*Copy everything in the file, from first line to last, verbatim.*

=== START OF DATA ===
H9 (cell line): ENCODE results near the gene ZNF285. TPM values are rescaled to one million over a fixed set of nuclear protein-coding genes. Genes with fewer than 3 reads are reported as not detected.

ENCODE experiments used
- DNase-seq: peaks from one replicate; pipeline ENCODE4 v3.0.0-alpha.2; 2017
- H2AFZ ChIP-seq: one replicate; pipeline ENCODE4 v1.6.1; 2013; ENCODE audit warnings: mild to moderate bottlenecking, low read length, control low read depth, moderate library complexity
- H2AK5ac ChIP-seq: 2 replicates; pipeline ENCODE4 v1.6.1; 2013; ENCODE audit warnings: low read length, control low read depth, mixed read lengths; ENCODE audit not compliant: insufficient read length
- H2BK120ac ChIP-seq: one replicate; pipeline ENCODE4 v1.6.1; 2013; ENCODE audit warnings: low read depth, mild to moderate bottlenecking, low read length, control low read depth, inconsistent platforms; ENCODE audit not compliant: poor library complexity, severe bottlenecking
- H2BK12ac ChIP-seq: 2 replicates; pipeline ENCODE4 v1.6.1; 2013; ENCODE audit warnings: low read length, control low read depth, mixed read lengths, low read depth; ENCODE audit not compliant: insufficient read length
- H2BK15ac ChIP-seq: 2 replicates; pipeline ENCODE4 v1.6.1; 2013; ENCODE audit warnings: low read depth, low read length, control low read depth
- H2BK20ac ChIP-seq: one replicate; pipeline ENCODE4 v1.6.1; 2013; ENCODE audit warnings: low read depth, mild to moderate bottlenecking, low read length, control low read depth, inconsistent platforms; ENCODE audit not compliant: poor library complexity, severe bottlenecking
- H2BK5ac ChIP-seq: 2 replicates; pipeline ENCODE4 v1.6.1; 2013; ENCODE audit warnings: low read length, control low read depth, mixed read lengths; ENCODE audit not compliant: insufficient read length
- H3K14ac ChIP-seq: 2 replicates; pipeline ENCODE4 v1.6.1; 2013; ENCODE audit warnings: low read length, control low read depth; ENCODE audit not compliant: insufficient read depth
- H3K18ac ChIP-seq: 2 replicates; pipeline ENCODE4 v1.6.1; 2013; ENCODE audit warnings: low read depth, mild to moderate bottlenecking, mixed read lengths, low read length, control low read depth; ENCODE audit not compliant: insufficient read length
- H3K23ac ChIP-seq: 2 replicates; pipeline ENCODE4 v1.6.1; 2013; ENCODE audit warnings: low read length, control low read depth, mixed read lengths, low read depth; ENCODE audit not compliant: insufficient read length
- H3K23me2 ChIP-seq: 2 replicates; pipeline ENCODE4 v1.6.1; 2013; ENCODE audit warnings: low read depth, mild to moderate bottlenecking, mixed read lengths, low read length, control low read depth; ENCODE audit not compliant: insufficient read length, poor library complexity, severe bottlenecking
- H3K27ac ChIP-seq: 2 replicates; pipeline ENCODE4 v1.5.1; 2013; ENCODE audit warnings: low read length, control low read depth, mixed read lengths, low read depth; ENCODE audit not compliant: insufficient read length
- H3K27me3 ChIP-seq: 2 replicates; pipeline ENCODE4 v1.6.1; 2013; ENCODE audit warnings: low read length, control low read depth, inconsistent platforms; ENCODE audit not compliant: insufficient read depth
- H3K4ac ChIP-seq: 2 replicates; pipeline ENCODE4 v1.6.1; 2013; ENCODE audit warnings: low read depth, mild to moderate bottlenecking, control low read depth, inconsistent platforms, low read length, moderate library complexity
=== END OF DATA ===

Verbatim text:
H9 (cell line): ENCODE results near the gene ZNF285. TPM values are rescaled to one million over a fixed set of nuclear protein-coding genes. Genes with fewer than 3 reads are reported as not detected.

ENCODE experiments used
- DNase-seq: peaks from one replicate; pipeline ENCODE4 v3.0.0-alpha.2; 2017
- H2AFZ ChIP-seq: one replicate; pipeline ENCODE4 v1.6.1; 2013; ENCODE audit warnings: mild to moderate bottlenecking, low read length, control low read depth, moderate library complexity
- H2AK5ac ChIP-seq: 2 replicates; pipeline ENCODE4 v1.6.1; 2013; ENCODE audit warnings: low read length, control low read depth, mixed read lengths; ENCODE audit not compliant: insufficient read length
- H2BK120ac ChIP-seq: one replicate; pipeline ENCODE4 v1.6.1; 2013; ENCODE audit warnings: low read depth, mild to moderate bottlenecking, low read length, control low read depth, inconsistent platforms; ENCODE audit not compliant: poor library complexity, severe bottlenecking
- H2BK12ac ChIP-seq: 2 replicates; pipeline ENCODE4 v1.6.1; 2013; ENCODE audit warnings: low read length, control low read depth, mixed read lengths, low read depth; ENCODE audit not compliant: insufficient read length
- H2BK15ac ChIP-seq: 2 replicates; pipeline ENCODE4 v1.6.1; 2013; ENCODE audit warnings: low read depth, low read length, control low read depth
- H2BK20ac ChIP-seq: one replicate; pipeline ENCODE4 v1.6.1; 2013; ENCODE audit warnings: low read depth, mild to moderate bottlenecking, low read length, control low read depth, inconsistent platforms; ENCODE audit not compliant: poor library complexity, severe bottlenecking
- H2BK5ac ChIP-seq: 2 replicates; pipeline ENCODE4 v1.6.1; 2013; ENCODE audit warnings: low read length, control low read depth, mixed read lengths; ENCODE audit not compliant: insufficient read length
- H3K14ac ChIP-seq: 2 replicates; pipeline ENCODE4 v1.6.1; 2013; ENCODE audit warnings: low read length, control low read depth; ENCODE audit not compliant: insufficient read depth
- H3K18ac ChIP-seq: 2 replicates; pipeline ENCODE4 v1.6.1; 2013; ENCODE audit warnings: low read depth, mild to moderate bottlenecking, mixed read lengths, low read length, control low read depth; ENCODE audit not compliant: insufficient read length
- H3K23ac ChIP-seq: 2 replicates; pipeline ENCODE4 v1.6.1; 2013; ENCODE audit warnings: low read length, control low read depth, mixed read lengths, low read depth; ENCODE audit not compliant: insufficient read length
- H3K23me2 ChIP-seq: 2 replicates; pipeline ENCODE4 v1.6.1; 2013; ENCODE audit warnings: low read depth, mild to moderate bottlenecking, mixed read lengths, low read length, control low read depth; ENCODE audit not compliant: insufficient read length, poor library complexity, severe bottlenecking
- H3K27ac ChIP-seq: 2 replicates; pipeline ENCODE4 v1.5.1; 2013; ENCODE audit warnings: low read length, control low read depth, mixed read lengths, low read depth; ENCODE audit not compliant: insufficient read length
- H3K27me3 ChIP-seq: 2 replicates; pipeline ENCODE4 v1.6.1; 2013; ENCODE audit warnings: low read length, control low read depth, inconsistent platforms; ENCODE audit not compliant: insufficient read depth
- H3K4ac ChIP-seq: 2 replicates; pipeline ENCODE4 v1.6.1; 2013; ENCODE audit warnings: low read depth, mild to moderate bottlenecking, control low read depth, inconsistent platforms, low read length, moderate library complexity